This cautious advice does not match what is known about Coles’ own behaviour while undercover. Thanks to detailed work by the Undercover Research Group, Coles is known to have approached several women activists for sex during his time undercover – usually in a rather cold and abrupt manner. Our very own Emily Johns has written in Peace News about Coles’ approach to her in 1991 (PN 2606–2607).

We also know that other undercover police officers haven’t just had ‘fleeting’ relationships with women activists. Several have had long-term intimate relationships. Activist Helen Steel, who was deceived into a relationship of over two years by an undercover officer, John Dines, told the Guardian: ‘The whole thing just demonstrates institutional sexism. The assumption is that, as a woman, you haven’t got the right to make a fully informed decision about who you want a relationship with, or have sex with – and that basically it’s not a problem for police to use women in this way.’

‘Laura’, deceived into an intense, nearly-year-long relationship by undercover police officer Jim Boyling (‘Jim Sutton’) in 1999, told the Guardian in 2013: ‘You don’t expect the one person you trust most in the world not to exist. I don’t think the Metropolitan police consider us at all… You are a head to be trodden on on the way up the ladder of credibility.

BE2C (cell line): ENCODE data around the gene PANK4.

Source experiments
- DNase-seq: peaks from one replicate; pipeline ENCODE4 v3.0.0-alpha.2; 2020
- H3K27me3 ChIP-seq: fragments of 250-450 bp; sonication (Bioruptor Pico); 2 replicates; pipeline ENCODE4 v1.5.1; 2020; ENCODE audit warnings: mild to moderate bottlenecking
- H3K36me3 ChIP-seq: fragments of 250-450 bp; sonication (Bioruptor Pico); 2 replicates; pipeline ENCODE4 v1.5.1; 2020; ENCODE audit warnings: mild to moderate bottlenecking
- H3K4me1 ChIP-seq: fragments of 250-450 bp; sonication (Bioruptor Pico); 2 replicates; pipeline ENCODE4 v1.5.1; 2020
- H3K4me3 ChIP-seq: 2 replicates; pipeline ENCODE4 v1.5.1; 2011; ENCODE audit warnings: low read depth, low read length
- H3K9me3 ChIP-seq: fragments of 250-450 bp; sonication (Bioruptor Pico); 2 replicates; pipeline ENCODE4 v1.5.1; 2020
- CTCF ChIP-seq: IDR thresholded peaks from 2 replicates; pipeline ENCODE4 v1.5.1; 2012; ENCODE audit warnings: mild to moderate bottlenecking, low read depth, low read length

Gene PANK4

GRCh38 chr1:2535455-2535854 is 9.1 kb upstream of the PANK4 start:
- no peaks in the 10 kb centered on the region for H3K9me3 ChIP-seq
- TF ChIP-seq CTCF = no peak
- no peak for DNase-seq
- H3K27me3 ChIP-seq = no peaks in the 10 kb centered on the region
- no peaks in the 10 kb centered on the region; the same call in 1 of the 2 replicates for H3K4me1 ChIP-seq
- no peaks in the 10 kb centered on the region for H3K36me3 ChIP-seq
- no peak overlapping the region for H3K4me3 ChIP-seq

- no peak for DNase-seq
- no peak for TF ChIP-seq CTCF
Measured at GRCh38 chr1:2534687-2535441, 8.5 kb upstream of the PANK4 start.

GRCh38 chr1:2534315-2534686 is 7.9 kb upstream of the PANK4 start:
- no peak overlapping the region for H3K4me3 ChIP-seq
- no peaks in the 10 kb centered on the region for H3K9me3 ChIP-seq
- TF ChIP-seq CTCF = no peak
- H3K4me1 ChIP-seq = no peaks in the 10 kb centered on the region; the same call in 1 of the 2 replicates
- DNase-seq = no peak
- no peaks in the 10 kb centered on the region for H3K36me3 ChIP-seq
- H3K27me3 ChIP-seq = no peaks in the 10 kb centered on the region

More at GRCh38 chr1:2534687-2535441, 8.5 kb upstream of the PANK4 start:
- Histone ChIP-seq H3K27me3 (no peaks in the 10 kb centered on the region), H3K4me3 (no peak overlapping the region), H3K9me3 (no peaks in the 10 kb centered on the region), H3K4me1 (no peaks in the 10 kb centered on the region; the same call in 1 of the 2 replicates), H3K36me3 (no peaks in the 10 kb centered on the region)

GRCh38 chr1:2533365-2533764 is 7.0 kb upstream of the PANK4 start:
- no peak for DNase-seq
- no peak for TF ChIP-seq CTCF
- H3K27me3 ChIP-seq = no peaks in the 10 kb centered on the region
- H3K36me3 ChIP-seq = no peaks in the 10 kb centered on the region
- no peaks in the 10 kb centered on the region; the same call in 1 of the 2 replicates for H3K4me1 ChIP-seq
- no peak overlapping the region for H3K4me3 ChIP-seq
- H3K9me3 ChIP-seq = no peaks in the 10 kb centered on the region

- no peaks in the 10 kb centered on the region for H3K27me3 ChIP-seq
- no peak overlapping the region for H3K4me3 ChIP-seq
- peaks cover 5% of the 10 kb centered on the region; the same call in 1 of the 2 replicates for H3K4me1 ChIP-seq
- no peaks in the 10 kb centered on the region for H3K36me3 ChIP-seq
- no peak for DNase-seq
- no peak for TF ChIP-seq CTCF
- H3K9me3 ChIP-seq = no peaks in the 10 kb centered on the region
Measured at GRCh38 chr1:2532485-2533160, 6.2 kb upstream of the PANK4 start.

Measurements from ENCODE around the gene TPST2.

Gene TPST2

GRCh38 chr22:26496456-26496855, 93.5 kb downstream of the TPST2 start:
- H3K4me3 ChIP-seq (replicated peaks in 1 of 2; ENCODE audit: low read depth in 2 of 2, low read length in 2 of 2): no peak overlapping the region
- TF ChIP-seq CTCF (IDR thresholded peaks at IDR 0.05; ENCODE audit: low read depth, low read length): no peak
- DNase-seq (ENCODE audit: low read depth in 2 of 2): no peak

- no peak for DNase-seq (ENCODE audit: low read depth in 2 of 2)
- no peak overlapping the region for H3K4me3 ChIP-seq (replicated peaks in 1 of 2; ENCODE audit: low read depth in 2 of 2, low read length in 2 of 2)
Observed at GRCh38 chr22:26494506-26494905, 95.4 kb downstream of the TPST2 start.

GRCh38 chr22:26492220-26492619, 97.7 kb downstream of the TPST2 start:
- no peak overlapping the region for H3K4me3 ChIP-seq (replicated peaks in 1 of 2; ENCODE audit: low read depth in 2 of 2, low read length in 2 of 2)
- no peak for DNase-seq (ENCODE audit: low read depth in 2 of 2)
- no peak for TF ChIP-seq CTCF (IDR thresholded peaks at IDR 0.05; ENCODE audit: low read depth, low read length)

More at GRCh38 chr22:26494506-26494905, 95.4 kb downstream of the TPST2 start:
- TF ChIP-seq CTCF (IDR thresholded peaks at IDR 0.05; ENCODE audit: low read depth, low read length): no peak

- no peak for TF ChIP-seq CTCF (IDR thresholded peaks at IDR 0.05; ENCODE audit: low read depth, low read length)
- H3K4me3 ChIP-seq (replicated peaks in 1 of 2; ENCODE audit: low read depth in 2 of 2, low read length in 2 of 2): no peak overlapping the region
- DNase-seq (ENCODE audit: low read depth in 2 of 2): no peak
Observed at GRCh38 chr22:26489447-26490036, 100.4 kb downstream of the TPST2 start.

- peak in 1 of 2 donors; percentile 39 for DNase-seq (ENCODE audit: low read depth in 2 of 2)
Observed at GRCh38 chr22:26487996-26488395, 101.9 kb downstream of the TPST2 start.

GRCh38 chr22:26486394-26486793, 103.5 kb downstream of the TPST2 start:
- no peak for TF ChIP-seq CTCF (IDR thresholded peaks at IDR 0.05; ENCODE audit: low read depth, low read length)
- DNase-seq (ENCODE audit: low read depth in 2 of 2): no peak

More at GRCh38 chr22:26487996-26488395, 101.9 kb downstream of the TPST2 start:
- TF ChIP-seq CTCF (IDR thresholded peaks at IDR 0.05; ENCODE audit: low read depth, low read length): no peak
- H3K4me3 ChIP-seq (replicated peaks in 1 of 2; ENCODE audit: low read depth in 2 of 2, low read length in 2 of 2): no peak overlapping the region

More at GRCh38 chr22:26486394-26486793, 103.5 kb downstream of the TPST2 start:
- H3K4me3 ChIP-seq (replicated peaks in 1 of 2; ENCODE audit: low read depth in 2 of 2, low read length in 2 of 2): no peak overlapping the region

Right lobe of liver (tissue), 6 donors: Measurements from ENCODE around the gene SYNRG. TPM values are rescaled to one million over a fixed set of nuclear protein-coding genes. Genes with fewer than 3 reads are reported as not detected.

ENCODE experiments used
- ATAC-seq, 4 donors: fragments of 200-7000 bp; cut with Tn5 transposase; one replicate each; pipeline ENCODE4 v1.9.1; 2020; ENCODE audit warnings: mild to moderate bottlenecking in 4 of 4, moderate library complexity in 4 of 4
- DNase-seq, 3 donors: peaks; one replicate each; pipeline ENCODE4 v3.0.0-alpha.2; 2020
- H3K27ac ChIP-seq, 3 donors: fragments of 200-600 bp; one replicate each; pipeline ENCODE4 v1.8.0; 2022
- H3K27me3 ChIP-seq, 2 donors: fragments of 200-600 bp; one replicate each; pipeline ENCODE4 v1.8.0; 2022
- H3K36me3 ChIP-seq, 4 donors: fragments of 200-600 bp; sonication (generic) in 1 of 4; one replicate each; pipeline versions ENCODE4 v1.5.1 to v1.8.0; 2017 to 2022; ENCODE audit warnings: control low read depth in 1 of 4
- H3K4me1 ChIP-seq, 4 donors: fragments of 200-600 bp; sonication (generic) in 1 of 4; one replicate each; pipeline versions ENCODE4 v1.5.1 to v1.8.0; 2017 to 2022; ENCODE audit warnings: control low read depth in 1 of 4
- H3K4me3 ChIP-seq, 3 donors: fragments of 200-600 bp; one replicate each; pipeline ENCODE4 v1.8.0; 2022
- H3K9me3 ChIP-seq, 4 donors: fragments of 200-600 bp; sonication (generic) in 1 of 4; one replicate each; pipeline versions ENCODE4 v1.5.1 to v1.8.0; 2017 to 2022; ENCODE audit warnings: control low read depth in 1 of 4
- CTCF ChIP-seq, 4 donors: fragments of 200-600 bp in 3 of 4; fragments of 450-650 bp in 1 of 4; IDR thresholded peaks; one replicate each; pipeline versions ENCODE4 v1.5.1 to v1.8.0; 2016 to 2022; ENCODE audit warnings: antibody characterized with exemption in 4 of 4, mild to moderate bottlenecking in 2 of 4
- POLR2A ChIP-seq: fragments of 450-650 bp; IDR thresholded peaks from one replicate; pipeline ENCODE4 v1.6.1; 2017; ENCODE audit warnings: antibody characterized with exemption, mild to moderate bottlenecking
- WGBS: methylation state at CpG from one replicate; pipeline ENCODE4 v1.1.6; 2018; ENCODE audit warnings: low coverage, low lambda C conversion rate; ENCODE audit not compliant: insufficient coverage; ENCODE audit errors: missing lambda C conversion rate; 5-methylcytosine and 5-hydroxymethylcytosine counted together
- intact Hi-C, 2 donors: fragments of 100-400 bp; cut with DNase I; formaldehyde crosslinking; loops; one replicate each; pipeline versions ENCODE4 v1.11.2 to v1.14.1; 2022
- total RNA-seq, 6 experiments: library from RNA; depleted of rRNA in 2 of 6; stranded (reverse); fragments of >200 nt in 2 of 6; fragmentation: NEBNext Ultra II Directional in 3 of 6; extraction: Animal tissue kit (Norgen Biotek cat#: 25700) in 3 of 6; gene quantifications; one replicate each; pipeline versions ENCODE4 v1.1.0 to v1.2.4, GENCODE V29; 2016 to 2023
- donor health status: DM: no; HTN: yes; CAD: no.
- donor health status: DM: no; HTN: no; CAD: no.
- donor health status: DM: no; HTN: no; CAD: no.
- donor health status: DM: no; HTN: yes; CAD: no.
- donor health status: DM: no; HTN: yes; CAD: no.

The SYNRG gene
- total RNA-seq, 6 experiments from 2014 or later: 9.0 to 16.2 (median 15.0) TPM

“Activists were called ‘wearies’ because of their ‘wearisome’ dedication to a cause”

In 1992, Andy Coles manipulated a 19-year-old woman animal rights activist, ‘Jessica’, into a year-long intimate, sexual relationship. He pretended to be 24, single and an animal rights activist, when he was in fact 32, married and a police officer investigating animal rights activists.

Jessica said in September 2017, after Coles had been exposed as an undercover: ‘This has now changed from something that was very awkward and uncomfortable at the time to something that is now very sordid, dirty and manipulative. A much older man leading me into a sexual relationship as a teenager that I wasn’t ready for or confident enough to get out of. I have never said I was underage, I was 19 at the time. But I was no different from lots of people, in that I’d had quite a traumatic childhood, I’d been bullied at school, and those things had left a bit of a mark on me. I had low self-esteem and no confidence, I’d suffered panic attacks and been treated for anxiety. To someone much older, like him, and also a trained police officer I would have been an easy target for being vulnerable.’

She added: ‘He absolutely knew that I would have never consented to have sex with a police officer. As far as I’m concerned, he did it knowing it would have been against my will.’

Earlier, in May 2017, Jessica said: ‘This has been one of the most stressful times I have ever known: my life as I knew it was a lie. One of the people that I trusted most never existed. I can’t look back at those times in the same way now. I can’t trust my judgement, because I got things so wrong. I am now beginning to look at people I know differently. I can’t even feel that I’m being paranoid, because it’s justified.’